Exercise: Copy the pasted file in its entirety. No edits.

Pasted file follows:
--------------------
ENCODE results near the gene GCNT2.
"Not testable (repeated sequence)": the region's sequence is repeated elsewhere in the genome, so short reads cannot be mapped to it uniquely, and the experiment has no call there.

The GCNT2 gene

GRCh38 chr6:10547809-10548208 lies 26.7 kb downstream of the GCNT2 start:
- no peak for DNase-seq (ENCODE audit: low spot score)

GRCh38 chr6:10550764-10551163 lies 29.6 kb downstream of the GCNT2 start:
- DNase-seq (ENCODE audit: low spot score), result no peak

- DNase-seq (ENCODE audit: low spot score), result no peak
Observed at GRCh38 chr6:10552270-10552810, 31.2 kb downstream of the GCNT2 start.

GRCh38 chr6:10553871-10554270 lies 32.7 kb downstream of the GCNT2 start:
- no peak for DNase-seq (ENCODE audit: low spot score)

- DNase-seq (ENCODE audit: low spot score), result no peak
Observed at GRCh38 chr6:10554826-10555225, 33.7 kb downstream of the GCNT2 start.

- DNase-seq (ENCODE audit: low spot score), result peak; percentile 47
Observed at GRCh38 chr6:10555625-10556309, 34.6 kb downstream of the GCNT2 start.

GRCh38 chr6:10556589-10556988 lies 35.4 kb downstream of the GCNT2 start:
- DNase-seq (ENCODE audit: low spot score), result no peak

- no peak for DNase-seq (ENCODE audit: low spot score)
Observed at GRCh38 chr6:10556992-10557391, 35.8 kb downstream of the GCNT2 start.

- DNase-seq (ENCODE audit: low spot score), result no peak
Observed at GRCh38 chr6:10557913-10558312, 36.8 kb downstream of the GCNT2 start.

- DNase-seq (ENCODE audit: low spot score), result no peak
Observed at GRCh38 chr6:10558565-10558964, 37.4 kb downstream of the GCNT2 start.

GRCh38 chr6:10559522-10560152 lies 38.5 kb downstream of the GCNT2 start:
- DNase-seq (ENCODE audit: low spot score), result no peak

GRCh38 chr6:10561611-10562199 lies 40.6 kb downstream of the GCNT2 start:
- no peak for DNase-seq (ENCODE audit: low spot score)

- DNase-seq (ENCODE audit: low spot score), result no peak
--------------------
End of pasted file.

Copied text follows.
ENCODE results near the gene GCNT2.
"Not testable (repeated sequence)": the region's sequence is repeated elsewhere in the genome, so short reads cannot be mapped to it uniquely, and the experiment has no call there.

The GCNT2 gene

GRCh38 chr6:10547809-10548208 lies 26.7 kb downstream of the GCNT2 start:
- no peak for DNase-seq (ENCODE audit: low spot score)

GRCh38 chr6:10550764-10551163 lies 29.6 kb downstream of the GCNT2 start:
- DNase-seq (ENCODE audit: low spot score), result no peak

- DNase-seq (ENCODE audit: low spot score), result no peak
Observed at GRCh38 chr6:10552270-10552810, 31.2 kb downstream of the GCNT2 start.

GRCh38 chr6:10553871-10554270 lies 32.7 kb downstream of the GCNT2 start:
- no peak for DNase-seq (ENCODE audit: low spot score)

- DNase-seq (ENCODE audit: low spot score), result no peak
Observed at GRCh38 chr6:10554826-10555225, 33.7 kb downstream of the GCNT2 start.

- DNase-seq (ENCODE audit: low spot score), result peak; percentile 47
Observed at GRCh38 chr6:10555625-10556309, 34.6 kb downstream of the GCNT2 start.

GRCh38 chr6:10556589-10556988 lies 35.4 kb downstream of the GCNT2 start:
- DNase-seq (ENCODE audit: low spot score), result no peak

- no peak for DNase-seq (ENCODE audit: low spot score)
Observed at GRCh38 chr6:10556992-10557391, 35.8 kb downstream of the GCNT2 start.

- DNase-seq (ENCODE audit: low spot score), result no peak
Observed at GRCh38 chr6:10557913-10558312, 36.8 kb downstream of the GCNT2 start.

- DNase-seq (ENCODE audit: low spot score), result no peak
Observed at GRCh38 chr6:10558565-10558964, 37.4 kb downstream of the GCNT2 start.

GRCh38 chr6:10559522-10560152 lies 38.5 kb downstream of the GCNT2 start:
- DNase-seq (ENCODE audit: low spot score), result no peak

GRCh38 chr6:10561611-10562199 lies 40.6 kb downstream of the GCNT2 start:
- no peak for DNase-seq (ENCODE audit: low spot score)

- DNase-seq (ENCODE audit: low spot score), result no peak